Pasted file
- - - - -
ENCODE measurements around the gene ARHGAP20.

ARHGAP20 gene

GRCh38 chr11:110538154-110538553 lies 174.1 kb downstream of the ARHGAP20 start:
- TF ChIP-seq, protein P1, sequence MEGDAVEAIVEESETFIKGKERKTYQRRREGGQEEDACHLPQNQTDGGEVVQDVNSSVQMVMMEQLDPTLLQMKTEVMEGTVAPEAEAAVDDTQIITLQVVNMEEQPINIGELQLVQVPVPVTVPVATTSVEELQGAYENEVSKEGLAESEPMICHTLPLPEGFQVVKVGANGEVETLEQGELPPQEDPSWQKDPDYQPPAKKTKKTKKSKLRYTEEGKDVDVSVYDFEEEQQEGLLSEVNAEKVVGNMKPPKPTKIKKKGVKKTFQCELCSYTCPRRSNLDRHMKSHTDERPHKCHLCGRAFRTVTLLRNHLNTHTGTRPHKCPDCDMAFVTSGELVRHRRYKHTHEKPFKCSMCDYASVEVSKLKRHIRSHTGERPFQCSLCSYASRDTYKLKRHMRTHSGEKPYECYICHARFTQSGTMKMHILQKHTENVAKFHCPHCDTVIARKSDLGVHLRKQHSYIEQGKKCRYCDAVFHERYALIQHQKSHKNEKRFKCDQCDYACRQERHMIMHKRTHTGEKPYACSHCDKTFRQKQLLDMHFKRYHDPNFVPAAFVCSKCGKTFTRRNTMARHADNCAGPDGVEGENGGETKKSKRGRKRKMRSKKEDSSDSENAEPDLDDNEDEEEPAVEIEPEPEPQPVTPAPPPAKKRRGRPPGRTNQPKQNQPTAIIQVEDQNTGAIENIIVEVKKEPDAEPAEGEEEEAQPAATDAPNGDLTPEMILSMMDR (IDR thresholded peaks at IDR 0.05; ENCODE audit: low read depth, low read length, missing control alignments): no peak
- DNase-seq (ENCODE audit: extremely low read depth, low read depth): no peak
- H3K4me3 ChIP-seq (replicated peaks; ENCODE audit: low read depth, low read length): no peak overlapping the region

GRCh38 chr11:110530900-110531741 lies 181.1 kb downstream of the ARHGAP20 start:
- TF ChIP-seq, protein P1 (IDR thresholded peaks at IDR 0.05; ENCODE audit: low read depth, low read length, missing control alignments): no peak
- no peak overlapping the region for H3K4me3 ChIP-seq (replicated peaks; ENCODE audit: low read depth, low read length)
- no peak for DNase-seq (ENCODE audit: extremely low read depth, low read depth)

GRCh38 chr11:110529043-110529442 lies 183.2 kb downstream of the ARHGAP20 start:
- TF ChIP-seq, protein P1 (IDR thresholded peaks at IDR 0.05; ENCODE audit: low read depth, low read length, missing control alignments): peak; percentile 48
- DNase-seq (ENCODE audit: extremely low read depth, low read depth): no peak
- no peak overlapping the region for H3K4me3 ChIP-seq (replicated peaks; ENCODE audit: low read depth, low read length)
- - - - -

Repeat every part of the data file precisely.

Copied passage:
ENCODE measurements around the gene ARHGAP20.

ARHGAP20 gene

GRCh38 chr11:110538154-110538553 lies 174.1 kb downstream of the ARHGAP20 start:
- TF ChIP-seq, protein P1, sequence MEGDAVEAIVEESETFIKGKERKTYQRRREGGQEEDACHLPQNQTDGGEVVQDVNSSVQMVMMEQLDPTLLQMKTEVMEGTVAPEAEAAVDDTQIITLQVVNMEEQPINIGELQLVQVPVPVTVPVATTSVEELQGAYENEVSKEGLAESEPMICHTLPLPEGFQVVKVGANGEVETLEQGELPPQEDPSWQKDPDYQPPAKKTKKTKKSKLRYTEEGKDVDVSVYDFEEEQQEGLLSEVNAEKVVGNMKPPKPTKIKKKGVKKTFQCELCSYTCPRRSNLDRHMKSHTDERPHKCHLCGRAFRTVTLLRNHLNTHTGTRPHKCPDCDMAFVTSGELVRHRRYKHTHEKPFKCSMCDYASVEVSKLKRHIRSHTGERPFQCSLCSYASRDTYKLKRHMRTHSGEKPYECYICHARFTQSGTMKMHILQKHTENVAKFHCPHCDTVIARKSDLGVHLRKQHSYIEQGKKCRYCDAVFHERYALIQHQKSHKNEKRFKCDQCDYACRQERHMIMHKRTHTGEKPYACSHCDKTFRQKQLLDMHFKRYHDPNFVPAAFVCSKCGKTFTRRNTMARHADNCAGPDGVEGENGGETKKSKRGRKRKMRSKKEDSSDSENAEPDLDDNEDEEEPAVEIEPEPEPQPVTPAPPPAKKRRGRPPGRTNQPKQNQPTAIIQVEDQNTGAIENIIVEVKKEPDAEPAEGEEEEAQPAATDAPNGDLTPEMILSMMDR (IDR thresholded peaks at IDR 0.05; ENCODE audit: low read depth, low read length, missing control alignments): no peak
- DNase-seq (ENCODE audit: extremely low read depth, low read depth): no peak
- H3K4me3 ChIP-seq (replicated peaks; ENCODE audit: low read depth, low read length): no peak overlapping the region

GRCh38 chr11:110530900-110531741 lies 181.1 kb downstream of the ARHGAP20 start:
- TF ChIP-seq, protein P1 (IDR thresholded peaks at IDR 0.05; ENCODE audit: low read depth, low read length, missing control alignments): no peak
- no peak overlapping the region for H3K4me3 ChIP-seq (replicated peaks; ENCODE audit: low read depth, low read length)
- no peak for DNase-seq (ENCODE audit: extremely low read depth, low read depth)

GRCh38 chr11:110529043-110529442 lies 183.2 kb downstream of the ARHGAP20 start:
- TF ChIP-seq, protein P1 (IDR thresholded peaks at IDR 0.05; ENCODE audit: low read depth, low read length, missing control alignments): peak; percentile 48
- DNase-seq (ENCODE audit: extremely low read depth, low read depth): no peak
- no peak overlapping the region for H3K4me3 ChIP-seq (replicated peaks; ENCODE audit: low read depth, low read length)